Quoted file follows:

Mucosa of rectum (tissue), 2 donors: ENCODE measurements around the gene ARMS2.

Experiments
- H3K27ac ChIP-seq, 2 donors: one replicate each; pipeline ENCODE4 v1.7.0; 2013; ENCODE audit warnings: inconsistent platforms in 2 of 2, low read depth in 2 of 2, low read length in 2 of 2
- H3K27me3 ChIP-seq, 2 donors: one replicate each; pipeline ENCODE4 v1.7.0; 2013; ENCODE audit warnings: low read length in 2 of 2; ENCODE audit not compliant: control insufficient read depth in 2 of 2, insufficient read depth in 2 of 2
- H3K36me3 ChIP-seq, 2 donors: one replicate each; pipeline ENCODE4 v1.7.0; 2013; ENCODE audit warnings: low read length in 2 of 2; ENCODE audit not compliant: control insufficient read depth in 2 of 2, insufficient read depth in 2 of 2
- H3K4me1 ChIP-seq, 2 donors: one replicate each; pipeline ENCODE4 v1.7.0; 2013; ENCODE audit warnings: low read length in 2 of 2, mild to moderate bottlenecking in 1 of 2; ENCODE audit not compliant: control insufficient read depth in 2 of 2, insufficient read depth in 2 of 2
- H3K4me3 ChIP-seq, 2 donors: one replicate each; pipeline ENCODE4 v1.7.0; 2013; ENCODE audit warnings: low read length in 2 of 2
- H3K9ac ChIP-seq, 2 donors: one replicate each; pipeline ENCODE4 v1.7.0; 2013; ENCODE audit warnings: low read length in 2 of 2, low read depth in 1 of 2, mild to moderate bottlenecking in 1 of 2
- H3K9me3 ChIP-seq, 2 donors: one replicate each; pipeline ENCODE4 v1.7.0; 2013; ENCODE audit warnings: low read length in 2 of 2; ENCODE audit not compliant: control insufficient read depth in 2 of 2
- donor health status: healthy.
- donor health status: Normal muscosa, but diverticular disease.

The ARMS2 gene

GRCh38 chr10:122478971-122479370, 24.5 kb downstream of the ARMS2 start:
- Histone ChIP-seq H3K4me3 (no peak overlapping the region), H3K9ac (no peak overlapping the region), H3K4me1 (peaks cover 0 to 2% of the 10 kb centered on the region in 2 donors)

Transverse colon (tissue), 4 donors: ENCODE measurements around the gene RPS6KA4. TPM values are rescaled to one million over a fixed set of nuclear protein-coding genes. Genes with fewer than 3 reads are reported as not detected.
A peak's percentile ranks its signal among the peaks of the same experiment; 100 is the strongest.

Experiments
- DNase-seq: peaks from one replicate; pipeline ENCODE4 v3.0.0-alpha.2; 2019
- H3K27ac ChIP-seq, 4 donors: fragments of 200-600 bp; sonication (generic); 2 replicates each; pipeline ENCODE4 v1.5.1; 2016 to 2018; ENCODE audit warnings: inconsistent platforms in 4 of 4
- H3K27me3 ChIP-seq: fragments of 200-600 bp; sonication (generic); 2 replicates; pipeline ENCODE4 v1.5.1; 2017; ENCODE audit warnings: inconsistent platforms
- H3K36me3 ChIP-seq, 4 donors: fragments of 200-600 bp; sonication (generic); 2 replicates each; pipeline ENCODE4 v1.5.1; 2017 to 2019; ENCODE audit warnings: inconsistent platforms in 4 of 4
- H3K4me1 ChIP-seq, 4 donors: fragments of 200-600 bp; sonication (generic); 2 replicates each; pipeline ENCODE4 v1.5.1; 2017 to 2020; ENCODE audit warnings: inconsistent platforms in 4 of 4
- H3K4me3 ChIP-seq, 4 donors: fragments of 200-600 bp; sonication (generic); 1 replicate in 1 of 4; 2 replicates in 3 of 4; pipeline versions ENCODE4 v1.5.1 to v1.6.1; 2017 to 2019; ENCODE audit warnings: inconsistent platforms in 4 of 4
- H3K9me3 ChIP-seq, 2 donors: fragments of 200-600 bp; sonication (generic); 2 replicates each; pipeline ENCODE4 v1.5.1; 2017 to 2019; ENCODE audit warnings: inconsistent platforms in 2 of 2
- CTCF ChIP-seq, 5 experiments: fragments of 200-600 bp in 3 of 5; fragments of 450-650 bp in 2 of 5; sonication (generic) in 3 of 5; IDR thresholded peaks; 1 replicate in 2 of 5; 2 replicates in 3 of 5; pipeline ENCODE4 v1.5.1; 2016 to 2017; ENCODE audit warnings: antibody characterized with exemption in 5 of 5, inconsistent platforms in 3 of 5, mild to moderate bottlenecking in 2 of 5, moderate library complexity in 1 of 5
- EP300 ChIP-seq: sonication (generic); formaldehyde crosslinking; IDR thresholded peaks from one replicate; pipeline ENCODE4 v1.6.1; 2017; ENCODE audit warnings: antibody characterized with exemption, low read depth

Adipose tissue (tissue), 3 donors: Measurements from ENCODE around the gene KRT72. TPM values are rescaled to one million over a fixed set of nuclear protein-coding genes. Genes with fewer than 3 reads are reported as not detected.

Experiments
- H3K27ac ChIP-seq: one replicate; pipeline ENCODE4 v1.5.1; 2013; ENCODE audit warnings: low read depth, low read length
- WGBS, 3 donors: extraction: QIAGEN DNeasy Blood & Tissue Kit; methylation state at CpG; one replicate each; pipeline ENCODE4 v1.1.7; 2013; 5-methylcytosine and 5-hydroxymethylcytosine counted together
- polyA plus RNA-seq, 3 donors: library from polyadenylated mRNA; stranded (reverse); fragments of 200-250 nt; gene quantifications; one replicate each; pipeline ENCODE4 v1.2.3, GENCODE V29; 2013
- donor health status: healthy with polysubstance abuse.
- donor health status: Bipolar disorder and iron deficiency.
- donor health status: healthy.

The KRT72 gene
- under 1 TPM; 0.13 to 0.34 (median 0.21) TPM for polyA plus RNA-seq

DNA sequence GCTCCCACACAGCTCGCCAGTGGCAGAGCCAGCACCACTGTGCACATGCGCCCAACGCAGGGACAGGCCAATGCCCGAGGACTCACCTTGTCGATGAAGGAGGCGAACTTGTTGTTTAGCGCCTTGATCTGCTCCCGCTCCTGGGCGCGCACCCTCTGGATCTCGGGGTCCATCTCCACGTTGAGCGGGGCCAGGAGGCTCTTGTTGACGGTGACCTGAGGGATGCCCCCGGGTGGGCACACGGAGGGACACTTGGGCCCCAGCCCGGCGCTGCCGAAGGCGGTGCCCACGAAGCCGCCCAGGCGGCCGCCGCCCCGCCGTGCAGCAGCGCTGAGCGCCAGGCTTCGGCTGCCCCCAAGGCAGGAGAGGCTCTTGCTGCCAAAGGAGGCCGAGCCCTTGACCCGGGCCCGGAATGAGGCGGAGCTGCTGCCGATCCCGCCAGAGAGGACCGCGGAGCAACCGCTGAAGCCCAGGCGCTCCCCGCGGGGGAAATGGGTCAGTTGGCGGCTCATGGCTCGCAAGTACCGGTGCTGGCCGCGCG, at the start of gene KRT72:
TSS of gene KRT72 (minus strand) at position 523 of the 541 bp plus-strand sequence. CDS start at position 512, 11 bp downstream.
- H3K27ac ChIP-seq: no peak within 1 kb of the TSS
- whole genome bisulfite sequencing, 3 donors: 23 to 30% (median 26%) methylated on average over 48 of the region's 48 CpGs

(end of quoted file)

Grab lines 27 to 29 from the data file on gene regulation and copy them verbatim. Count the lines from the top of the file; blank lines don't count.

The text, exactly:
Adipose tissue (tissue), 3 donors: Measurements from ENCODE around the gene KRT72. TPM values are rescaled to one million over a fixed set of nuclear protein-coding genes. Genes with fewer than 3 reads are reported as not detected.

Experiments
- H3K27ac ChIP-seq: one replicate; pipeline ENCODE4 v1.5.1; 2013; ENCODE audit warnings: low read depth, low read length